This Woman's Story Shows Why It's Hard to Diagnose Autistic Adults

April 8th 2017

Michelle Betters

Earlier this week, CNN reported on the experience of journalist Laura James, who was diagnosed with autism in her late 40s. Though autism awareness has increased through campaigns like Autism Acceptance Month, more representation in film and television, and innovative advances in research, many adults still find it difficult to get diagnosed and access support services.

Autism Awareness March

One reason adults might go undiagnosed is assessment procedures for autism are largely based on childhood behavior.

The standardized diagnostic checklists we commonly use are designed for children,” neurologist David Beversdorf explained in a blog post on Autism Speaks. “There are no established diagnostic tests for ASD in adults.”

British singer Johnny Dean echoed Beversdorf in The Guardian. “Adults seeking diagnosis are often faced with a struggle,” he said. “The team assessing me were concentrating solely on my childhood, the very distant past, rather than me in the here and now.”

Dean was diagnosed at age 38. Autism, he remarked, was “practically unheard of” when he was growing up in the '70s.

Though the word "autism" was first used in 1908, it didn't appear in the Diagnostic and Statistical Manual of Mental Disorders, a sometimes-controversial diagnostic tool published by the American Psychiatric Association, until 1980. However, its definition continues to change. In the fifth edition of the document, commonly referred to as DSM-5, three separate categories of autism were condensed under the umbrella term “autism spectrum disorder.” This term currently describes a range of developmental disorders that vary in severity. 

Because autism is reportedly 4.5 times more common in boys than girls, some experts argue that diagnostic procedures cater to males. In other words, adult women like James often face a distinct set of obstacles in pursuit of a professional diagnosis.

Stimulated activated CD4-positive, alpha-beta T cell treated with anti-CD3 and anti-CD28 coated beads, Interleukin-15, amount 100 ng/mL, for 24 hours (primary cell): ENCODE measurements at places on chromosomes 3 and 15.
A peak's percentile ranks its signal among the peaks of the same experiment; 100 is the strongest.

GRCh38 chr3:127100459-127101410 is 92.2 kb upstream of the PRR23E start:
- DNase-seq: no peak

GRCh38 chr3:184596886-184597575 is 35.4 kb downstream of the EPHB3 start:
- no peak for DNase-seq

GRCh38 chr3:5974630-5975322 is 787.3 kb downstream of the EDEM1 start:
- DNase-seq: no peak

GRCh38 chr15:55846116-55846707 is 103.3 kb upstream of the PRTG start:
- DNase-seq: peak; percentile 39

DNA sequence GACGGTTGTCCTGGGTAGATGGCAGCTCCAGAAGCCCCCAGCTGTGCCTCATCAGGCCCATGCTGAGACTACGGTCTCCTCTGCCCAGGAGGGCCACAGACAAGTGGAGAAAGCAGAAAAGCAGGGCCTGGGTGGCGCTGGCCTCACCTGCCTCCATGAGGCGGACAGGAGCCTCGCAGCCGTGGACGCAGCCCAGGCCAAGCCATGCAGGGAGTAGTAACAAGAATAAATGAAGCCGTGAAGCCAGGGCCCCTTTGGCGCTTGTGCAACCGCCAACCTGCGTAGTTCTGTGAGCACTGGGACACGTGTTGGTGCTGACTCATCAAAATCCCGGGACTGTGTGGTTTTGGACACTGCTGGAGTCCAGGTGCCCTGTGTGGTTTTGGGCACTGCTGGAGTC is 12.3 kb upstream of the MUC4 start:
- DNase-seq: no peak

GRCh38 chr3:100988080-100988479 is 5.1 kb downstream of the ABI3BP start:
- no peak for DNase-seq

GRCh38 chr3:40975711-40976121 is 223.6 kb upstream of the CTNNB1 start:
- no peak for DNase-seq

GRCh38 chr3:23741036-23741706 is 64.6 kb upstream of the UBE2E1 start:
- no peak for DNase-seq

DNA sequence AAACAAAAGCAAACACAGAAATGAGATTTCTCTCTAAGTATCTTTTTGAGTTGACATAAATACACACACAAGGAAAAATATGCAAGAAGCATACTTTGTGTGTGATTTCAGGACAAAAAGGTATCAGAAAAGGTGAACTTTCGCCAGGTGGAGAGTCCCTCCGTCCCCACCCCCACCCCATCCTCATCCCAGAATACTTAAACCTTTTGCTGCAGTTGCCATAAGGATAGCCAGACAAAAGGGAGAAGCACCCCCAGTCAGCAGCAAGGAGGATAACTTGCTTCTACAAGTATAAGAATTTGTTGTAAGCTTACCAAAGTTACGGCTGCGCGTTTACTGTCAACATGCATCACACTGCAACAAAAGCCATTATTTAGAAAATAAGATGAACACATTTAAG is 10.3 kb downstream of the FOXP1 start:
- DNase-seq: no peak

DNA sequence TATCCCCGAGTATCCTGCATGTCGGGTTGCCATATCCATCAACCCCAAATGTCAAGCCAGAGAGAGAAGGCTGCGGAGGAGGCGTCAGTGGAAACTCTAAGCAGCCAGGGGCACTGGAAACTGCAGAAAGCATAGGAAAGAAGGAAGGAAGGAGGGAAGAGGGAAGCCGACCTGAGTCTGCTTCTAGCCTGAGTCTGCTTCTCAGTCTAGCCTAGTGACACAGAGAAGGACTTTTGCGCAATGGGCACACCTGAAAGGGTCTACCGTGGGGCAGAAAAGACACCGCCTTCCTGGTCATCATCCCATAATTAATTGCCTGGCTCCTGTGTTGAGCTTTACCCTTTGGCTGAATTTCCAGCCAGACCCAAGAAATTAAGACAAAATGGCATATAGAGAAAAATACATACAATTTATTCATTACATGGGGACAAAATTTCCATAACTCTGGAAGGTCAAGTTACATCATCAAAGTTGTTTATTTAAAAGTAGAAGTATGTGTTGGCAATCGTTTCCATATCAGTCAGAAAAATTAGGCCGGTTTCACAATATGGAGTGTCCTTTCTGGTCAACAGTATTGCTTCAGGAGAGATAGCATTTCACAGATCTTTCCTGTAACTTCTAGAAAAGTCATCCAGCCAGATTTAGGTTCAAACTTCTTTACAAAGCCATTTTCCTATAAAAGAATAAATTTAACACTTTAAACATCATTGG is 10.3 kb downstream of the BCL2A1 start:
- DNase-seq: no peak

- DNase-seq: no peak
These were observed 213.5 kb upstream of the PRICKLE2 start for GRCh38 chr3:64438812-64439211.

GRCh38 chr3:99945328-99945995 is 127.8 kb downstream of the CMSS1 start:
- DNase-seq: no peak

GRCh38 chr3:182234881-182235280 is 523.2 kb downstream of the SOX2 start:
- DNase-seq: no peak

But some experts are skeptical of this claim.

According to a 2011 study, autistic females might present differently than males, meaning they’re more likely to be misdiagnosed. In "Asperger’s and girls," psychologist and writer Tony Attwood argues that girls are more likely than boys to copy the “mannerisms, voice and persona” of others, effectively masking their problems with social interaction.

These coping mechanisms can also lead to misdiagnosis in adults. A 2015 study conducted by researchers at Japan’s University of the Ryukyus found that autism spectrum disorders are often misdiagnosed — especially in primary care settings — as schizophrenia, mood disorders like major depressive disorder, or personality disorders.

People on the autism spectrum are more likely to simultaneously experience mental illnesses than neurotypical people, which further complicates accurate diagnoses.

While seeking any kind of diagnosis is a personal decision, being formally diagnosed has its benefits. On her blog, Musings of an Aspie, Cynthia Kim explained her reasons for being professionally diagnosed included becoming eligible for support, obtaining work or school accommodations, increasing the effectiveness of therapy, and providing “peace of mind.”

“Primarily, I fell into the last category. I needed to know that it wasn’t 'all in my head,'” Kim wrote. “I was 42 when I discovered that I have Asperger’s Syndrome.”  

“A diagnosis can provide a framework for understanding and learning about behavioral and emotional challenges that have seemed unexplainable until now,” explained writer and autism consultant Chantal Sicile-Kira in Psychology Today.

In an NPR feature, “When An Autism Diagnosis Comes In Adulthood,” 33-year-old Emily Paige Ballou said her diagnosis was truly relieving. “So much of my life had always been such a mystery,” she remarked, “but I had a real answer now.”